Another activity you can do which works really well is to provide some magazines, old newspapers, glue sticks, scissors, big pieces of paper. Invite your workshop participants to complete the statement ‘wouldn’t it be fantastic if…’ through a collage, or a poster, using images and headlines from the newspapers and magazines, cutting out and sticking things down, writing and drawing. Using different stimulus materials such as the words and pictures, and getting hands on with cutting and sticking activate different parts of our brain and generates different ideas. Also, getting people to work in small groups on this is a really nice way of getting them to collaborate, start talking and create something together.

Magazine collage – facilitation technique

Variation – Wouldn’t it be fantastic if… 3D activity

The third way to use ‘Wouldn’t it be fantastic if…‘ is to ask delegates to build something, i.e. make something in 3D, that represents their vision of the future. I know this might sound a bit unusual, but this honestly does work! Some of these activities sound really difficult or odd to explain in words, but when you are in practice in the workshop, they can work really, really well.

Provide materials such as Lego, Play-doh or other modelling clay, or clean trash for junk modelling. I actually enjoy collecting clean rubbish for a few weeks in the run-up to a workshop! Save cardboard boxes, maybe some old gift bags, or tags, and a bit of Sellotape, string, tubes and whatever is available. Delegates always thoroughly enjoy making their creations out of rubbish!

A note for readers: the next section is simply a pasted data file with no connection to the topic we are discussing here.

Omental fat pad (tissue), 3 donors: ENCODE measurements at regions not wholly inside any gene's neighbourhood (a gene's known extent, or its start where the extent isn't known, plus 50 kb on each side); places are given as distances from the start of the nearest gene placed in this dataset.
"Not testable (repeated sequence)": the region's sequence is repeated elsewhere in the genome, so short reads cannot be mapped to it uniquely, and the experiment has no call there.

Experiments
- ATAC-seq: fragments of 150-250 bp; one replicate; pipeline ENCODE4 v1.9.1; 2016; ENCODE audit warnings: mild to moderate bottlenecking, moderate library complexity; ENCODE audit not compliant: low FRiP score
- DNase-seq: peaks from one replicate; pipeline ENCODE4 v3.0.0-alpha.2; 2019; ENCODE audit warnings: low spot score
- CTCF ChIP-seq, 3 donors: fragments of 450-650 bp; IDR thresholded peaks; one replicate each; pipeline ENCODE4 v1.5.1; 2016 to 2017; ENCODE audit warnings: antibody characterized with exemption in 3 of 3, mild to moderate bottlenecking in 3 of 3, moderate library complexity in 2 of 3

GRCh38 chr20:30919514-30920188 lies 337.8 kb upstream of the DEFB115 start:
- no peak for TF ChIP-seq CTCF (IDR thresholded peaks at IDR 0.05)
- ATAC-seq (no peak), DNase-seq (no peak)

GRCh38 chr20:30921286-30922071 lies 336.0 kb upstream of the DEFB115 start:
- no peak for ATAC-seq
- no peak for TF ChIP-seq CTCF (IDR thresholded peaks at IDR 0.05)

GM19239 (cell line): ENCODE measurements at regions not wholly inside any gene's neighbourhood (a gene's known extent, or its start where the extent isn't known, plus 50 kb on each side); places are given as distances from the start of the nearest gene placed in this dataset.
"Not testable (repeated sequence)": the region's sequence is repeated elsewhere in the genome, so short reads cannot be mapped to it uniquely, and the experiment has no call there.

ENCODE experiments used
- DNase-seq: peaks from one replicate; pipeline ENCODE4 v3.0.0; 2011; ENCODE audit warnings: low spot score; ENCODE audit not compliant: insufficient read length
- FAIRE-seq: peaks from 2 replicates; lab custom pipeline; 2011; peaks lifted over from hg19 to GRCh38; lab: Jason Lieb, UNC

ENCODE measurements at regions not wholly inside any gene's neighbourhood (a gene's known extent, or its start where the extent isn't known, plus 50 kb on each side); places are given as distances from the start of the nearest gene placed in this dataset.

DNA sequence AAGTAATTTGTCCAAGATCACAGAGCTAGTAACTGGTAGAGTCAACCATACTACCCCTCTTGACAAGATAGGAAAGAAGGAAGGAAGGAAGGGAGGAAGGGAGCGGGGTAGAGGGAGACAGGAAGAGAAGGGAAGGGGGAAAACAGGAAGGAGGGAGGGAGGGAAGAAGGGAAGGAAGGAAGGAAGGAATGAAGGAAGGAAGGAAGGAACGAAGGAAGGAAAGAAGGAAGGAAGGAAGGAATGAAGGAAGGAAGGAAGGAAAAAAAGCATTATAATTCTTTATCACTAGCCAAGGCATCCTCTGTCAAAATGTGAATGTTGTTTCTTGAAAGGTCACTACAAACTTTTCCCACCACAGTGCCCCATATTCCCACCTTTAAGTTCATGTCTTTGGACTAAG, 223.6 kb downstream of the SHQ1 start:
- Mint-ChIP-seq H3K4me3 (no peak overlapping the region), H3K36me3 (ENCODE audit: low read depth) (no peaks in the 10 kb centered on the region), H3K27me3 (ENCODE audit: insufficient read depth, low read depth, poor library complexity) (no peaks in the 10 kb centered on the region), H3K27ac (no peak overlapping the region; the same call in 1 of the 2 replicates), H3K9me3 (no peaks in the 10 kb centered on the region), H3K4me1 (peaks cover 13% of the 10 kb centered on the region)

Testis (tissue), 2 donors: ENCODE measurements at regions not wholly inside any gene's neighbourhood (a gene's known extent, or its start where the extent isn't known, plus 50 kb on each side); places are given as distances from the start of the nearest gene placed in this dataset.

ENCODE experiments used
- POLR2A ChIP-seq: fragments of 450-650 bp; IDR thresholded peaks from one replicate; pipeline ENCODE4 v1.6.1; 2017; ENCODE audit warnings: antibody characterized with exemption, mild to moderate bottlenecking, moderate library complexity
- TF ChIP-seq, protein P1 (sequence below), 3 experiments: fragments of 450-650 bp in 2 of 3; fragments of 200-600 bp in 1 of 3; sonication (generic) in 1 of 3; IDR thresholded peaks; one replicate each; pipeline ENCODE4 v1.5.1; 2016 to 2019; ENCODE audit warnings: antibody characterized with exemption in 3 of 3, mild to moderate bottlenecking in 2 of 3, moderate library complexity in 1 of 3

3D model for vision facilitation technique made from Lego
3D Modelling in Lego

Why these creative facilitation techniques work

There is method and rationale behind these facilitation suggestions. When you ask delegates to build something in 3D, the magic comes when they actually explain what they have built. They use words to talk about their creation that are different from how they would respond to a straight question and answer conversation. Workshop participants use different words, and explain it differently. They talk about the model or the poster, which shifts their perspective. I really recommend that you use a dictaphone, a recording app on your phone or tablet to voice record delegates’ descriptions, or at least get the key points, phrases and things they are coming out with out onto flip chart as they are speaking.